Monday, February 1, 2010

29) Birth (2004)

29) Birth (2004) Dir: Jonathan Glazer Date Released: October 2004 Date Seen: January 29, 2010 Rating: 3.75/5

Even as Birth invites the viewer to accept its mysterious premise at a superficial, almost elemental, pseudo-mystical level, it tries very hard to keep the viewer cognizant of just how much the filmmakers are asking of them in doing so. It's an obviously substantial undertaking to suspend one's disbelief in the face of such an incredulous concept: what if a young boy is the reincarnation of a protagonist's dead husband? So many considerations and concessions have to be made for the viewer to keep the film's provocative subject viable for 100 minutes, especially asking a young actor like Cameron Bright to carry the bulk of the film's emotional weight (if you don't buy the kid's performance, there are a myriad of moments where you can emotionally check out).

What I find more egregious about Birth is the way that co-writer/director Jonathan Glazer's seductively immaculate mise en scene and his co-writers' scenario assumes we understand and take on its own terms the film's dubious underlying moral judgment about the characters' difference in class define their personalities. Anna (Nicole Kidman, blatantly done up to look like Mia Farrow from Rosemary's Baby) wants to believe that Sean the boy (Cameron Bright) is actually Sean her dead ex-husband because she's one of the nouvelle riche. Her new fiance Joseph (Danny Huston) on the other hand does not believe because he's an upper-class bourgeois that lives in an apartment that looks like a posh mausoleum. While Nicole's middle-class friends Anna and Clifford (a superb Anne Heche and an equally excellent Peter Stormare), who live in a decidedly more lived-in apartment somewhere that's presumably not Manhattan, show that Anna comes from more humble roots and doesn't belong to Joseph's material world, Joseph simply cannot make the leap of faith that's required of Anna. Probably because he stands to lose his lover if he does but, according to the film, more likely because he's a rich snob.

This film's forced class warfare is at its worst when Joseph is looking at an apartment to let and, because Anna is busy talking with young Sean elsewhere, she stands Joseph up. The real estate agent tells Joseph that there are other tenants interested in the apartment and that she must let them see it too so Joseph angrily storms off to the apartment's nearest window. Glazer then cross-cuts quickly to the new prospective tenants but only long enough to show that they're black and nothing else about them. This is a big condescending slap in the viewer's face. It assumes that because Joseph is losing his grip on his personal life that he, an adult blue-blood Richie Rich, is now losing control over his ability to simply look at a new territory and make it his at a whim. Because reverse gentrification is coming and it's coming in the form of a young black couple. Ooga booga.*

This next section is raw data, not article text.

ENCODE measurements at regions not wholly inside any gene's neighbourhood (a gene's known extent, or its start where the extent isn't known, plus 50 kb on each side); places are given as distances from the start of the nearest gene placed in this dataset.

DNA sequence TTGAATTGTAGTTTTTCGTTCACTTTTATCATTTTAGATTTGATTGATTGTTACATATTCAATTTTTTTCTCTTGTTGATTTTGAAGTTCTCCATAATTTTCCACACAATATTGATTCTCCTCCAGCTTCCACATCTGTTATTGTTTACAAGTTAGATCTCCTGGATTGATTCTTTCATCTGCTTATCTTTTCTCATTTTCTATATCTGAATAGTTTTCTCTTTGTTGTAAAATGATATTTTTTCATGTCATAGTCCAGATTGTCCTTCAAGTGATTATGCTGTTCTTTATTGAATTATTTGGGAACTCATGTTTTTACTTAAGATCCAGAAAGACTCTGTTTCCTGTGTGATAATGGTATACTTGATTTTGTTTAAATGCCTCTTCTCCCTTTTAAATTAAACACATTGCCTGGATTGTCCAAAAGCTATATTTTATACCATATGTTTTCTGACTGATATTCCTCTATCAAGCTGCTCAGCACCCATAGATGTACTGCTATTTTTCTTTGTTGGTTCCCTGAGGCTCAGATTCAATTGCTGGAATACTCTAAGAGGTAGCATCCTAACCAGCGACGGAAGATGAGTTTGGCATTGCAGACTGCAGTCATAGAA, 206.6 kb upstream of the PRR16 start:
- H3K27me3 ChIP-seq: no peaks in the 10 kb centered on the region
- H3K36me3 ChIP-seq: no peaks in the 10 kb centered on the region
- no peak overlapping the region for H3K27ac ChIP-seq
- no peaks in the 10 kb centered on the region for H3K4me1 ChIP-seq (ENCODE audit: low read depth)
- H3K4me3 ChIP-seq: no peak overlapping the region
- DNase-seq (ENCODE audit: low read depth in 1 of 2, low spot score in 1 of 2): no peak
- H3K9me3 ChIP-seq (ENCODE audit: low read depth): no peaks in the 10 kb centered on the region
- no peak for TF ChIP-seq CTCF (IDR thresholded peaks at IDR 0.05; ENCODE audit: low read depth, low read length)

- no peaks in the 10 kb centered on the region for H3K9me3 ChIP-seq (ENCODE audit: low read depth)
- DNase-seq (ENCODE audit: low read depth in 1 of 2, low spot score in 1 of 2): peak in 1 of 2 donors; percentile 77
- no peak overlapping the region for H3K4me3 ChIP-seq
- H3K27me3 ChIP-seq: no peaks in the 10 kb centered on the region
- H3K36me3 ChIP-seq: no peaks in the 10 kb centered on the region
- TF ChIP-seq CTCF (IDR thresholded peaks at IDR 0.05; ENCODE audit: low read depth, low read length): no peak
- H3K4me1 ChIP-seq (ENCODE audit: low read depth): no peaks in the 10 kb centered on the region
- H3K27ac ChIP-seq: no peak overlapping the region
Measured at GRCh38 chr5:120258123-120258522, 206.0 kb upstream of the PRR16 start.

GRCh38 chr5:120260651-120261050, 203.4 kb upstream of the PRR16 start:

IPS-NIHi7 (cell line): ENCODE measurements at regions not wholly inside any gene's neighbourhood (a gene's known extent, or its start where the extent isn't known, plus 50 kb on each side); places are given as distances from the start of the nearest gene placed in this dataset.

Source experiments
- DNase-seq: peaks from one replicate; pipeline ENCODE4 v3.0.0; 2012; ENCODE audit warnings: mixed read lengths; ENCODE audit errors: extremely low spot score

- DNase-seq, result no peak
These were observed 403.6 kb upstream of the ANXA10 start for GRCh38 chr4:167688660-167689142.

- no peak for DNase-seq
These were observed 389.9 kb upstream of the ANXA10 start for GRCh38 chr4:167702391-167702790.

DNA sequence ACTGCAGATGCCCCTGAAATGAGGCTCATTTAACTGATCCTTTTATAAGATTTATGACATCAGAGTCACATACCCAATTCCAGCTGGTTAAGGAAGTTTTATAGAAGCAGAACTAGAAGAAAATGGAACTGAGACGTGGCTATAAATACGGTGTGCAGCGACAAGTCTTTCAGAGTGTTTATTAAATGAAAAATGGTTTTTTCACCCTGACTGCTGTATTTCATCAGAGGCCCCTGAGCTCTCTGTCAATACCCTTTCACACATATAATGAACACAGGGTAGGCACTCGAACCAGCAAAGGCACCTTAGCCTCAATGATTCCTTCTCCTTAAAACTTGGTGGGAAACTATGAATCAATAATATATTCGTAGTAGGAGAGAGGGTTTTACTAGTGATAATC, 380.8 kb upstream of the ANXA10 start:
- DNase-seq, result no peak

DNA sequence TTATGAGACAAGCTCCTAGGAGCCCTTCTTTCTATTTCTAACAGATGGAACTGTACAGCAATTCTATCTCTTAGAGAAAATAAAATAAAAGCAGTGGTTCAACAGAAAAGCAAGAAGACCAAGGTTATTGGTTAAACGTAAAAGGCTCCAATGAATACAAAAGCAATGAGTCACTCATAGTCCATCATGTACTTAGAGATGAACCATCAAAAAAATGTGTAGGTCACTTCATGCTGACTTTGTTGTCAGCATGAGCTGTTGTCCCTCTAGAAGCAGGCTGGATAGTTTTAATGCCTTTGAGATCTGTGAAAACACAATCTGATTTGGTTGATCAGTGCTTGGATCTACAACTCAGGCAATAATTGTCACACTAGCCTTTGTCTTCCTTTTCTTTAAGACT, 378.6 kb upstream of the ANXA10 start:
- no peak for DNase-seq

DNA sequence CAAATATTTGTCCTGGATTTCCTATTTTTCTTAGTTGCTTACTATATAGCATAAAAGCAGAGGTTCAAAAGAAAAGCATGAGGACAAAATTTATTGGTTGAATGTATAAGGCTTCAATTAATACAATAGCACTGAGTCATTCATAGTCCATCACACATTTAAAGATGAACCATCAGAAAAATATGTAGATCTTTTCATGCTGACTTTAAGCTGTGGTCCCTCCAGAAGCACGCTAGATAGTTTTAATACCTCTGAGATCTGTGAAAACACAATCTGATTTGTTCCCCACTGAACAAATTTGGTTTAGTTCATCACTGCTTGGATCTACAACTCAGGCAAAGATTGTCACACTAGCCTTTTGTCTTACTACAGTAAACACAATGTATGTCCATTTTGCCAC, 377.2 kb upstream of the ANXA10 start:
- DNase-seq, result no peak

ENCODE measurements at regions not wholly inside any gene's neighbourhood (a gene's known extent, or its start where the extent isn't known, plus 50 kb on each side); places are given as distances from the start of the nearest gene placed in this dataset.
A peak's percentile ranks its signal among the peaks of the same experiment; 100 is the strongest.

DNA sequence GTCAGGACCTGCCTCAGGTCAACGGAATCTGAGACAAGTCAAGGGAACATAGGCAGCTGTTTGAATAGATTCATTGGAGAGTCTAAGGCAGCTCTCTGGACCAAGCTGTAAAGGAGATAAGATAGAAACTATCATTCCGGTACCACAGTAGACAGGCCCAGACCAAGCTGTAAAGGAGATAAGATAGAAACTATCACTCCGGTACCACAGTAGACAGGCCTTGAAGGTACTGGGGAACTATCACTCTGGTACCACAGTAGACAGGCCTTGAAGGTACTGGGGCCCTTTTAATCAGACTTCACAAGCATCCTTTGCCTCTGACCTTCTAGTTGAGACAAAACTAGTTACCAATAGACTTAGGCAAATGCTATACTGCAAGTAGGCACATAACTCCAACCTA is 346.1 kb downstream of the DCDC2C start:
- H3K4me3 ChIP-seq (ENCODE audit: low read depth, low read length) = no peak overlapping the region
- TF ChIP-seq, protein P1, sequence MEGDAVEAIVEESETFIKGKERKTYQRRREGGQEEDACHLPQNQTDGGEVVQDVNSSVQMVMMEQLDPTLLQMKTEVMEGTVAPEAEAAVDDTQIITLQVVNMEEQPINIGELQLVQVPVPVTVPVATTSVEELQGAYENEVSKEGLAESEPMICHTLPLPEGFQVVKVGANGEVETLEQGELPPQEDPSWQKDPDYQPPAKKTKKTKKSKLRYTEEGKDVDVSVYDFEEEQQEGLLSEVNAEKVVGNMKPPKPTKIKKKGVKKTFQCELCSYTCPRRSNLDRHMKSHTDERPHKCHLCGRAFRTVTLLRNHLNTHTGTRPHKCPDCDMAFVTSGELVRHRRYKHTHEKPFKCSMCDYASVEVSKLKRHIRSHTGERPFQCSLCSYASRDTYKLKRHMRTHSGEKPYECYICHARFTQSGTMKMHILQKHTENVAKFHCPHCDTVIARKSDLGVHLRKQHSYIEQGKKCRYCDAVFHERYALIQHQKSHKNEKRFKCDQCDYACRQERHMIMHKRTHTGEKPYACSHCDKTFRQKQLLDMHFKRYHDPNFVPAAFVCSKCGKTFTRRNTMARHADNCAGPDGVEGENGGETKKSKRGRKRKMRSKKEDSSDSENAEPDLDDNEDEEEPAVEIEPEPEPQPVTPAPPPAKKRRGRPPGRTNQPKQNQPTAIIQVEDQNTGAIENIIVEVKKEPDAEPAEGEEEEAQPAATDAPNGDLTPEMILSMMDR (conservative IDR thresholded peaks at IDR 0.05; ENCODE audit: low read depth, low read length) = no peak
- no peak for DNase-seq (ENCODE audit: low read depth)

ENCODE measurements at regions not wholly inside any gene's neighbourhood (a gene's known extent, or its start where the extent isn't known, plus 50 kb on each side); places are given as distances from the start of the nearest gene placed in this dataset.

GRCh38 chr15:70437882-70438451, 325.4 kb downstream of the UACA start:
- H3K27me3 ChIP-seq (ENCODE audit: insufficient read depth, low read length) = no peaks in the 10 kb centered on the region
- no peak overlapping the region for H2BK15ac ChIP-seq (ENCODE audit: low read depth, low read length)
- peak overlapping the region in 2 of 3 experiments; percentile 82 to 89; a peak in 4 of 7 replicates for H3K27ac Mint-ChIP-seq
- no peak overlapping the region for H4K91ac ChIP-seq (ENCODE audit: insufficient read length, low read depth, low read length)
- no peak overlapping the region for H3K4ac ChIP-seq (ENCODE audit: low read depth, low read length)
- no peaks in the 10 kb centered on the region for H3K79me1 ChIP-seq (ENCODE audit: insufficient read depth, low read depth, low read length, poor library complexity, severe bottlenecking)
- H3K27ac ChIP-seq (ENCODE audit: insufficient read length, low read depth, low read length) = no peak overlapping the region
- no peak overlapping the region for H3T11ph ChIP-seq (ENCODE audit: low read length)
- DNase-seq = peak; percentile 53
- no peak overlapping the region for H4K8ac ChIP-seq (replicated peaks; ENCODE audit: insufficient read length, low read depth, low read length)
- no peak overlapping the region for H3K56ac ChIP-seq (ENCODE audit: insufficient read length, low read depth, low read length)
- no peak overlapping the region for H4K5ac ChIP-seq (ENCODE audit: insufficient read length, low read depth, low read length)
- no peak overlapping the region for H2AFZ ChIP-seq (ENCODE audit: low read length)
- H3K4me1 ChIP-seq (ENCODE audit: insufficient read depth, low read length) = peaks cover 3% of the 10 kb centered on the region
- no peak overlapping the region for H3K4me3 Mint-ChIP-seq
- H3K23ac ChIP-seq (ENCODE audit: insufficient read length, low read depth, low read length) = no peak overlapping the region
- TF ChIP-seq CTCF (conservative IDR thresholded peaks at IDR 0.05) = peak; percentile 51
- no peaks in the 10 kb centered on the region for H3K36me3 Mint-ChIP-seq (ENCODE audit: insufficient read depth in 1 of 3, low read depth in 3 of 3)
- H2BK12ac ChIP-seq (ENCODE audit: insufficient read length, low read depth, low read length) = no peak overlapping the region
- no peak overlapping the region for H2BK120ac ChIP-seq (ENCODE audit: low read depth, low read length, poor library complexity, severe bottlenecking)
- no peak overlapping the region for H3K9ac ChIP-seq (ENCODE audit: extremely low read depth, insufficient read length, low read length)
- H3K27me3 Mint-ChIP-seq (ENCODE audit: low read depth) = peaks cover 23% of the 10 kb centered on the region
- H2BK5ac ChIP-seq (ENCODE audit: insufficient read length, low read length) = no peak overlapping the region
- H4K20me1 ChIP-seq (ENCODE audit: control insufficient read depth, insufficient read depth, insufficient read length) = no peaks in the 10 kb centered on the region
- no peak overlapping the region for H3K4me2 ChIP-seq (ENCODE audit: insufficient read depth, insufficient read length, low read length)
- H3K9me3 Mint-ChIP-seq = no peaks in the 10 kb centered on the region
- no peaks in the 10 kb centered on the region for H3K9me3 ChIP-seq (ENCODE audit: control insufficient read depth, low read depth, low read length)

This nagging little detail is not only completely unnecessary but it's the worst kind of liberal low-blow that the film sets up (I say this as a self-described liberal myself so don't think of my use of the term as it's become egregiously oversimplified today as a liberal/conservative political party delineation). It dared me to stopped caring right then and there and it's a sign of the film's considerable strength that I didn't. There's a versatility to Birth's mystery that can't be quashed by idiotic political stereotypes and thank goodness for that.

*This unfortunately makes some kind of perverse sense considering that frequent Bunuel collaborator and bourgeois critic Jean-Claude Carriere was one of the film's three co-writers.

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